A NEW GENERATION OF MEDIEVAL ART
REOPENING OF THE CLUNY MUSEUM ON THURSDAY, MAY 12, 2022
On Thursday, May 12, 2022, the doors of the Musée de Cluny - Musée national du Moyen Âge will reopen near the Boulevard Saint-Michel in Paris, after 20 months of restoration and modernization. It is the only national museum in France dedicated to the Middle Ages and is renowned for preserving one of the most world-famous medieval works, The Lady of the Unicorn. The restoration and upgrade undertaken by the French Ministry of Culture included improved accessibility, a redesign of the tour route and new museography and museology, to better grasp the artistic expression and way of life during the Middle Ages.
Located in the heart of the Latin Quarter at 28 rue Du Sommerard, the museum transports visitors back in time, from the 1st to the 21st centuries. The setting is unique, anchored around the 15th century mansion of the of the abbots of Cluny which leans against Gallo-Roman baths and is now organized around a contemporary extension, a building inaugurated in 2018 and designed by the architect Bernard Desmoulin.
The prestigious collection (24,000 works) illustrates the extraordinary diversity of medieval artistic creations. The new museology follows a chronological thread to showcase and emphasize the evolution of forms, moments of change, innovations and aesthetic differences from northern to southern Europe.
"The reopening of the Musée de Cluny comes after a long process of work undertaken since 2011, the goal of which is making the site physically and intellectually accessible. Thanks to these works, and to the new presentation of the works, the Musée national du Moyen, it is easier to understand g the Middle Ages the Middle Ages, a period spanning more than a thousand years.” Explained Séverine Lepape, Director of the Musée de Cluny.
A 13 million euros effort was necessary to complete the museum's biggest transformation since its creation in 1843 and is now called the New Generation of the National Museum of the Middle Ages:
- The partial restoration of the buildings, notably the Roman baths and the Gothic chapel.
- The construction of a new reception area to give the museum a higher profile.
- The creation of new public spaces: a more spacious ticket office, a reorganized bookstore, checkrooms, spaces for educational activities and for welcoming groups, and a "Café des Amis."
- The accessibility of all the spaces for people with reduced mobility.
- A complete overhaul of the tour route: a new museology entrusted to the Gardère studio spread over 21 rooms, serves as a showcase for a renewed selection of 1600 works, major pieces of a collection representing the richness and diversity of the Middle Ages.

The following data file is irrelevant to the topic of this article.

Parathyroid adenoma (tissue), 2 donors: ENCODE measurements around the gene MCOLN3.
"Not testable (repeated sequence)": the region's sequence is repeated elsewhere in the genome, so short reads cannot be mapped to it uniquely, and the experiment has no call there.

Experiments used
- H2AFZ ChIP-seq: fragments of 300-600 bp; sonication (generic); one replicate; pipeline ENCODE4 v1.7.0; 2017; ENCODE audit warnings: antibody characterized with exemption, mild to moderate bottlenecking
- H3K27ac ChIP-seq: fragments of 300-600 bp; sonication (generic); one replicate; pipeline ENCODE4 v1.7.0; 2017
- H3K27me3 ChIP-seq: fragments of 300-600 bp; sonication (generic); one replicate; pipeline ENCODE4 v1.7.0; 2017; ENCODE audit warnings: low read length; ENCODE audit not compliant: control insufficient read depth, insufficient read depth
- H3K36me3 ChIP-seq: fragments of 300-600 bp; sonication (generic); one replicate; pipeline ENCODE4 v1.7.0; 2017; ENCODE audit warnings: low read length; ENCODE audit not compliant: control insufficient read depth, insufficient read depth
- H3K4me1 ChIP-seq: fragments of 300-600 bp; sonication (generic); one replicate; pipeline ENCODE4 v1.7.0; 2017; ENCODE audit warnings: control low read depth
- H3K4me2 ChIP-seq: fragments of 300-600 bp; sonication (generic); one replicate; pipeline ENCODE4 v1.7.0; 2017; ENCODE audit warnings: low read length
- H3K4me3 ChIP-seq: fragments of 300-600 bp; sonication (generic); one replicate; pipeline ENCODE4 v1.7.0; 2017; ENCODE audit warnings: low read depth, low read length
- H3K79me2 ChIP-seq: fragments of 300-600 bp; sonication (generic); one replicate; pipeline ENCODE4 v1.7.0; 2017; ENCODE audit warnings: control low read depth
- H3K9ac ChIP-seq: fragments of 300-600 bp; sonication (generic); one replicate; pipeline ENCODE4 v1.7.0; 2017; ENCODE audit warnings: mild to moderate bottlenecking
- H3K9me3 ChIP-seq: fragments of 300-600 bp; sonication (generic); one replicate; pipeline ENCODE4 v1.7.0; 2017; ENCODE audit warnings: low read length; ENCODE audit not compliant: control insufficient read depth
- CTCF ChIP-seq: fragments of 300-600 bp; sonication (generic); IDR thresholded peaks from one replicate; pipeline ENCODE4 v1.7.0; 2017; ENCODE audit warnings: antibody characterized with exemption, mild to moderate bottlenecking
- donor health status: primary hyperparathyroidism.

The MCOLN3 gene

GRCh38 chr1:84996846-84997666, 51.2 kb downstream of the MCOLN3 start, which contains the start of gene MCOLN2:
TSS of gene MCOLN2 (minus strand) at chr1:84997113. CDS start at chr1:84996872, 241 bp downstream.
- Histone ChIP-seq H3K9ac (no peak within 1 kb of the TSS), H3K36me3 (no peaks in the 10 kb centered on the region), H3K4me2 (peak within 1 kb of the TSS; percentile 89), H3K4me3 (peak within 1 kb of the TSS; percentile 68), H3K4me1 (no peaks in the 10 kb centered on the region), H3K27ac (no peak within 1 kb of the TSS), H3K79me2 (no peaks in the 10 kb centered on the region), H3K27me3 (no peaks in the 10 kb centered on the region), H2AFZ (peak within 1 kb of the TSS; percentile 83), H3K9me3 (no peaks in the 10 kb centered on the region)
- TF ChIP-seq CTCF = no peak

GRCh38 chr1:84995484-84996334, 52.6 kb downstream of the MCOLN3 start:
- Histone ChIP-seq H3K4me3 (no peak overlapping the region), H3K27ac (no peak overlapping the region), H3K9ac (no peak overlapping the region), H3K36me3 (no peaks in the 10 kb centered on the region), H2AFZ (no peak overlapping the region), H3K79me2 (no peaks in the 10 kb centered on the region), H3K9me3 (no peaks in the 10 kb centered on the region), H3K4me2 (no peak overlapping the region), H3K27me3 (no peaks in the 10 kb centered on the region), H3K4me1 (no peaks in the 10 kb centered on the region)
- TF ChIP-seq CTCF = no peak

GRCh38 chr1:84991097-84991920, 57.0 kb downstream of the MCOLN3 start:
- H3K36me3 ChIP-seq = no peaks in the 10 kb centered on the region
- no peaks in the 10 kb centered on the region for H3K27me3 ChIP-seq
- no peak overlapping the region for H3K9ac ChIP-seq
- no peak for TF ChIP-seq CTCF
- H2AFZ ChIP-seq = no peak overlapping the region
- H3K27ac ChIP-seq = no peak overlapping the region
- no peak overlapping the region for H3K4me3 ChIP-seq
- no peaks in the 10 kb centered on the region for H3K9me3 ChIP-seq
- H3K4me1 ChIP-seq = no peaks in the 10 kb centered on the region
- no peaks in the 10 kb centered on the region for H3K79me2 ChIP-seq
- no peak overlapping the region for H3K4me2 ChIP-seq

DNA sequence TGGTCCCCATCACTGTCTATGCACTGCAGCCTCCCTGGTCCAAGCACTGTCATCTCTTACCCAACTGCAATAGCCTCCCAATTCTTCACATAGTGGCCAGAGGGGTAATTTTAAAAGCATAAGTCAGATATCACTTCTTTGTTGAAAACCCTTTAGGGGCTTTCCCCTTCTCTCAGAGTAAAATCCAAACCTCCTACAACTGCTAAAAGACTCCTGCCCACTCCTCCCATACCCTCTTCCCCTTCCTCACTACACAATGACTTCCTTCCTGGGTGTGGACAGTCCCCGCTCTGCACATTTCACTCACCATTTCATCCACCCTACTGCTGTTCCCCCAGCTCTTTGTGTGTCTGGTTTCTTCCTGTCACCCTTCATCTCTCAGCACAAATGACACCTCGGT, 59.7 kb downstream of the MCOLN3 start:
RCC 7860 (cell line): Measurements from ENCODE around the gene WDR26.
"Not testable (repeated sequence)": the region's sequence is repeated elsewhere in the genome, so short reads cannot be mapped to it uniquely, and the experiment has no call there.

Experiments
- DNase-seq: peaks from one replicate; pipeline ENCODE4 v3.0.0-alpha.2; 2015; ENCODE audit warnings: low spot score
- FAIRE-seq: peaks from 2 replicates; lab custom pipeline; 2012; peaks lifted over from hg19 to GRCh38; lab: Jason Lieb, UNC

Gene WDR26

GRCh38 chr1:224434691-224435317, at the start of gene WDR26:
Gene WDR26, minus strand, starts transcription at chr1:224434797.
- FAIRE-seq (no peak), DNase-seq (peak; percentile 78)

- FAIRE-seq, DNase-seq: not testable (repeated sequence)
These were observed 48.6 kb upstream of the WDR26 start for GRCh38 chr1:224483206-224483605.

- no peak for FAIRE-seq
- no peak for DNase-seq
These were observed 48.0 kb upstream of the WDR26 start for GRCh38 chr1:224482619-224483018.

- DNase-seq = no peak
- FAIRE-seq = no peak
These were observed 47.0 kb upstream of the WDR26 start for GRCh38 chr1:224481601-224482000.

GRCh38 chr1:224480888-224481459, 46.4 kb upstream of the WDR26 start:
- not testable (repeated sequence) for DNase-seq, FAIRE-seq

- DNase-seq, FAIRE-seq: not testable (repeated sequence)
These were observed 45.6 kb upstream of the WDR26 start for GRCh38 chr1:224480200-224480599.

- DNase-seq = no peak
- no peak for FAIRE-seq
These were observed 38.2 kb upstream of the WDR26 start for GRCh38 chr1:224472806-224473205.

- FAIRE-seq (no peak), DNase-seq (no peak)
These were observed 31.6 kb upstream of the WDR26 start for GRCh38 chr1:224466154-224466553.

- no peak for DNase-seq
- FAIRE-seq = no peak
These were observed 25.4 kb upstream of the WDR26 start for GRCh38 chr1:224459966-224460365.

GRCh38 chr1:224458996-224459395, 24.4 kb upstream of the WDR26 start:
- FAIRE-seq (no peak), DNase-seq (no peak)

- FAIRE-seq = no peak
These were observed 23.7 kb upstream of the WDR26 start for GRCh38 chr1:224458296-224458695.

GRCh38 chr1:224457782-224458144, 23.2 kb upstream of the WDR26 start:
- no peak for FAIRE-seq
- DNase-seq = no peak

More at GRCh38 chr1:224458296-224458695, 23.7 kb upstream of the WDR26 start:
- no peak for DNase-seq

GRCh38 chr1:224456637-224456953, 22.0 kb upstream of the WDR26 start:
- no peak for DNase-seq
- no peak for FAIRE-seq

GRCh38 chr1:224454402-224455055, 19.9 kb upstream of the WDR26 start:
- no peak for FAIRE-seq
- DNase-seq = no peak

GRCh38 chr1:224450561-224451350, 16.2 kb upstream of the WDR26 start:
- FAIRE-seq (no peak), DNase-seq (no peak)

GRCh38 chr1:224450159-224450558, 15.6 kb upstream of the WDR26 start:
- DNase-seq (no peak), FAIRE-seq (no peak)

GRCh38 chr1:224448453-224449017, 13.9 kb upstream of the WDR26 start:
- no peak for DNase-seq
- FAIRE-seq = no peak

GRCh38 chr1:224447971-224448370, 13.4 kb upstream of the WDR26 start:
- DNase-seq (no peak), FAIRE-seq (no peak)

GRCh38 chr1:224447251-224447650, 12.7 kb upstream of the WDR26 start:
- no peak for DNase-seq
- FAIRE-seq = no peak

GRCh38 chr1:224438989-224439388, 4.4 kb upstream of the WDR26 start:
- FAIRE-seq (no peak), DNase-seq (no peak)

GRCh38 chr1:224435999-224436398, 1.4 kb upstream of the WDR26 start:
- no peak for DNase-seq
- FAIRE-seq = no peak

- The new cultural offer with sensitive mediation and a program that which gives pride of place to contemporary artistic expression
A museum of art and history
24000 works and more than 1000 years of artistic expression.
Created in 1843, the Musée de Cluny is the result of the assemblage of several collections. In 1833, Alexandre du Sommerard, an art lover, installed his collection in the Parisian mansion of the abbots of Cluny in Paris. Upon his death in 1842, the works he had collected were purchased by the by the French Government. At the same time, the city of Paris ceded to the State the ancient baths and the (sculptures and fragments) that they house.
Initially conceived as a museum of "national antiquities", the Musée de Cluny gradually specializes in the Middle Ages: 5000 works of the XVIth century are taken from its from its collection to create the National Renaissance Museum in Écouen in 1977.
In 1992, the Musée de Cluny was officially named the Musée National du Moyen Âge. Its collections now include 24,000 works, including the ensembles that have made its reputation, notably the six tapestries of The Lady of the Unicorn. Its collections are continuously enriched by acquisitions, donations and legacies and bear witness to the diversity of artistic expression in the medieval period.
Chronology of the remake
- 2011: Launch of the project by the Ministry of Culture
- 2013: Beginning of the modernization project with the redevelopment of the room of the Lady of the Unicorn under the direction of the chief architect of historical monuments (ACMH) Paul Barnoud
- December 2013: Launch of the architectural competition for the creation of a new reception
- July 2014: Appointment of the architect Bernard Desmoulin
- 2015 - 2017: Restoration of the ancient vestiges and the chapel of the abbots' hotel of Cluny under the direction of the ACMH Paul Barnoud
- May 2016: Architectural competition for the redesign of the tour routes
- September 2016: Designation of the Desmoulin-studio Gardère group for the redesign of the tour route
- July 14, 2018: Inauguration of the new reception area, designed by Bernard Desmoulin
- September 29, 2020: Closing of the museum for the completion of the modernization project
- May 12, 2022: Reopening to the public
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